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Food and Thought Newsletter - March 2024

The Food-Feeling Connection: Emotional Eating and Your Health

The challenges of daily life can, at times, leave us all feeling tired, stressed and overwhelmed. In response to some of these emotions, you may find yourself seeking comfort in food. This manner of coping with difficult emotions is called Emotional Eating. Because this type of eating is not the result of hunger, it is common to eat a lot more calories than our bodies need or will use, and we often gravitate towards food that are high in fat, sugar and salt. While these types of foods may be more appealing when you are feeling stress, are in a bad mood, or feel bad about yourself, the satisfaction they provide is short-lived. In fact, these types of high fat, high sugar foods may leave you feeling worse than before, and can have negative and long-lasting effects on your physical and emotional health and well-being.

Recognizing Emotional Eating

Everyone has bad days, but not everyone uses food to get through them. Some behaviors and thought patterns can increase your chance of becoming an emotional eater. Some risk factors include:
• Difficulty managing your emotions.
• Poor body image; being unhappy with your body.
• Dieting and/or feeling deprived of foods.
Emotional eating often becomes a habit. If you use food to self-sooth difficult emotions, you will be more likely to crave the same (unhealthy) foods the next time you are feeling bad. This happens be-cause when you eat foods you enjoy, you stimulate the feel-good centers in your brain, triggering you to eat even more. This makes it more diffi-cult to resist the temptation of unhealthy choices in the future, thus setting up a pattern of unhealthy eating.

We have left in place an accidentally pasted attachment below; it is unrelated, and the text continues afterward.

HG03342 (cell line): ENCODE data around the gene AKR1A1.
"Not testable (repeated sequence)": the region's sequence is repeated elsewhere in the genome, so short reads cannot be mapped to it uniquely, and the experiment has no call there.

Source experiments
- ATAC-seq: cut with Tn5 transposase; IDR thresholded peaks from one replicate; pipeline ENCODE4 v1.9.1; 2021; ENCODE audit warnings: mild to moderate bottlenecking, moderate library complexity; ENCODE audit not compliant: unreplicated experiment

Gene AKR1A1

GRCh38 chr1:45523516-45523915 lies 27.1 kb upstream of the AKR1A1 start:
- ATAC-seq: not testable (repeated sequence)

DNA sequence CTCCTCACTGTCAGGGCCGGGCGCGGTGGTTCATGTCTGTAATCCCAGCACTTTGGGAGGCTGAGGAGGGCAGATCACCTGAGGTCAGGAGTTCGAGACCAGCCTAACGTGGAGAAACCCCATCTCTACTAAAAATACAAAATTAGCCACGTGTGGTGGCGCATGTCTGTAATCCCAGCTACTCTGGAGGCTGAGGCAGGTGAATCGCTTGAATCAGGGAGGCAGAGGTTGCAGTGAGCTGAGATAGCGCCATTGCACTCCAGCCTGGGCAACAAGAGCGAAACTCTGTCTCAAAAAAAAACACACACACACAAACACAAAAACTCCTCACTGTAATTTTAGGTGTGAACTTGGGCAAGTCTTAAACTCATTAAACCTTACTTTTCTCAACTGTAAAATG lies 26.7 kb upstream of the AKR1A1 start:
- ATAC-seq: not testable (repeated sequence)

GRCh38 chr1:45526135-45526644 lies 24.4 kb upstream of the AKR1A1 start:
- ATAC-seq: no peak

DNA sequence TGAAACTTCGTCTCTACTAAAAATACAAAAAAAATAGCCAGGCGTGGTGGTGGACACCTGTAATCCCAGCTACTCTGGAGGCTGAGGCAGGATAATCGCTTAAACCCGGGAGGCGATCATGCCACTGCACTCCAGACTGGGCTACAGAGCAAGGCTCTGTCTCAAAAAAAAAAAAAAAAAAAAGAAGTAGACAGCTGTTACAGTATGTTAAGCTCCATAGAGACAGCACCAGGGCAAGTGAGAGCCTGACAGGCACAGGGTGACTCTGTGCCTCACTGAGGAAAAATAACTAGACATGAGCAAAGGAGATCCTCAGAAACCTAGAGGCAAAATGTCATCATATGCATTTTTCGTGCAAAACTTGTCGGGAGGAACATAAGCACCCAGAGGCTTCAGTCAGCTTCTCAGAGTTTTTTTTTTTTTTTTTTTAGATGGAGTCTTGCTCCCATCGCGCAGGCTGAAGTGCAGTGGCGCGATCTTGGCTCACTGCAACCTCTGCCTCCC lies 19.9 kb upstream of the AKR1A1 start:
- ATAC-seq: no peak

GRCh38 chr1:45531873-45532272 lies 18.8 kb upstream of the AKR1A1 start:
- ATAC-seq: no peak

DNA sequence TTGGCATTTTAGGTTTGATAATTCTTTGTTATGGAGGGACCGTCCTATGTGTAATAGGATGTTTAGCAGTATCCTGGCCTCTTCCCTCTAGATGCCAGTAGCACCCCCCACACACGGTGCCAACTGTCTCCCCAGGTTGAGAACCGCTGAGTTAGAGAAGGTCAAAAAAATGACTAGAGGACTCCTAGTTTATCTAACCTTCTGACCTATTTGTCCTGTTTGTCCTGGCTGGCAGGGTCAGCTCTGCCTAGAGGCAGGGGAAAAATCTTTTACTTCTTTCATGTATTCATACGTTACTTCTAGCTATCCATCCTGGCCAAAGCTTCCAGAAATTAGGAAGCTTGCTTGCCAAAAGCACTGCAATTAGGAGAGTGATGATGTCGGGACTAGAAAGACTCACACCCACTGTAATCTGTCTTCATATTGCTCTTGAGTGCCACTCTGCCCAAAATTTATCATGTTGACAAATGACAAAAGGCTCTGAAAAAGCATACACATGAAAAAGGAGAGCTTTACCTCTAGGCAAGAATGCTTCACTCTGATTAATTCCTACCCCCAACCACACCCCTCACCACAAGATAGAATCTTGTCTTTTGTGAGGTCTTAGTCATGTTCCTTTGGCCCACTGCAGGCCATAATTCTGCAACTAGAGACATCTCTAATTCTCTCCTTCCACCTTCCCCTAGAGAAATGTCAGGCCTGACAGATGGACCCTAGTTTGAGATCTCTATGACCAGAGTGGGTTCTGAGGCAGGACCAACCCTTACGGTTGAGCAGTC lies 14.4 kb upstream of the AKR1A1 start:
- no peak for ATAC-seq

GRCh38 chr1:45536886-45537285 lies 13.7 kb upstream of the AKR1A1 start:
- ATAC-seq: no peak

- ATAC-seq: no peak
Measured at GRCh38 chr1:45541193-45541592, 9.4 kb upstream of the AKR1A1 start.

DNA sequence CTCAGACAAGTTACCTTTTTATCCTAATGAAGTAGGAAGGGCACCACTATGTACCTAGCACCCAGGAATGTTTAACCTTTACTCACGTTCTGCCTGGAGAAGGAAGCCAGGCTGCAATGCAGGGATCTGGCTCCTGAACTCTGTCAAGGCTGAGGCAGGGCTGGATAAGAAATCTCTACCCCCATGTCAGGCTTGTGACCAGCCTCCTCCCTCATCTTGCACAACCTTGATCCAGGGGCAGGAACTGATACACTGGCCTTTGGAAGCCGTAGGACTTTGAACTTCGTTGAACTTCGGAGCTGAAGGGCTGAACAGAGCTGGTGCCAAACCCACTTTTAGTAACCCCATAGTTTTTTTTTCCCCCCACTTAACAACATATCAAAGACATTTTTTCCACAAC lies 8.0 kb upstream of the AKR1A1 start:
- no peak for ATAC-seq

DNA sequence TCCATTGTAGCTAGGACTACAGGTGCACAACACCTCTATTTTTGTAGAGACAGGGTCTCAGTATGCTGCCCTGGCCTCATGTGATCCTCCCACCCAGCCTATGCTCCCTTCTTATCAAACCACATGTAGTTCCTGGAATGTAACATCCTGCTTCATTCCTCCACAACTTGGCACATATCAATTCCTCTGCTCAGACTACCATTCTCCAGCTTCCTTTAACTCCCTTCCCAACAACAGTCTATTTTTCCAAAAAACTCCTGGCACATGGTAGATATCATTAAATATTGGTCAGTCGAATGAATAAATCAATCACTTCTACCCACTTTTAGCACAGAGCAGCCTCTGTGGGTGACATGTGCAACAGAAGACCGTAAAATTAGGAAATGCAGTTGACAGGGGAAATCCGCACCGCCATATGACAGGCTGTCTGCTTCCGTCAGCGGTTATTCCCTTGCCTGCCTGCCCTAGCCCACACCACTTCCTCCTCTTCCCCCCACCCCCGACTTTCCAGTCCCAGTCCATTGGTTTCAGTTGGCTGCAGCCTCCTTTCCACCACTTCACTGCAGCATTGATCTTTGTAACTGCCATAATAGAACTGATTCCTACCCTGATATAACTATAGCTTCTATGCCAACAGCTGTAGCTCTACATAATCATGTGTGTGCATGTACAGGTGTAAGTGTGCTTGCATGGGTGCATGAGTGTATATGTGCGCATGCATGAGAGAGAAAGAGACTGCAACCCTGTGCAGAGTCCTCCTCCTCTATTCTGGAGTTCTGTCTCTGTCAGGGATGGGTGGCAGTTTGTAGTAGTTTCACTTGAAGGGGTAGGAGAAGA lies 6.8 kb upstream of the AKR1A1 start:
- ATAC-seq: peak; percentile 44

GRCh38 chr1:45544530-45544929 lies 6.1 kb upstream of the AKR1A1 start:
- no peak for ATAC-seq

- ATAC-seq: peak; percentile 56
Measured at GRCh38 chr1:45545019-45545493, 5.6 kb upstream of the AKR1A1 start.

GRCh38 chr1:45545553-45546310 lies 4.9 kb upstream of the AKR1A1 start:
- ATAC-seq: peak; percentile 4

Breaking the Pattern of Emotional Eating

Emotional eating is a learned behavior that can be unlearned through awareness and attention to your stress management habits. The first step in stopping the pattern of emotional eating is to recognize when it is happening. With this awareness you can take steps to make different choices when the urge to emotional eat appears.
1. Do something else when the urge appears; take a walk, call a friend, engage in an activity you enjoy or are good at.
2. Know your strengths; take note of your suc-cesses and things you are good at.
3. Plan ahead; Do not go hungry. When you are both hungry and stressed, pizza and other fast foods become much more tempting.
4. Make comfort food healthier. Prepare your favorite dishes with fewer calories.

Are you an Emotional Eater?

• Do you eat when you feel angry, depressed, hurt, or otherwise upset?
• Do you eat in response to certain people or situations?
• Do certain places or times of day trigger food cravings?
If you answered yes to any of these questions, you may have a tendency toward emotional eating. Speak with your health professional about additional ways to manage this behavior.

The Food and Thought Program works to promote awareness and provide short term counselling around the important link between. nutrition and emotional health. For more information or for a referral to the program, please contact the Food and Thought Program at 781-599-0110.

This work is supported by the Beverly and Addison Gilbert Hospital Community Benefits Community Grant Program and the Essex County Community Foundation Behavioral Health Partnership Grant.

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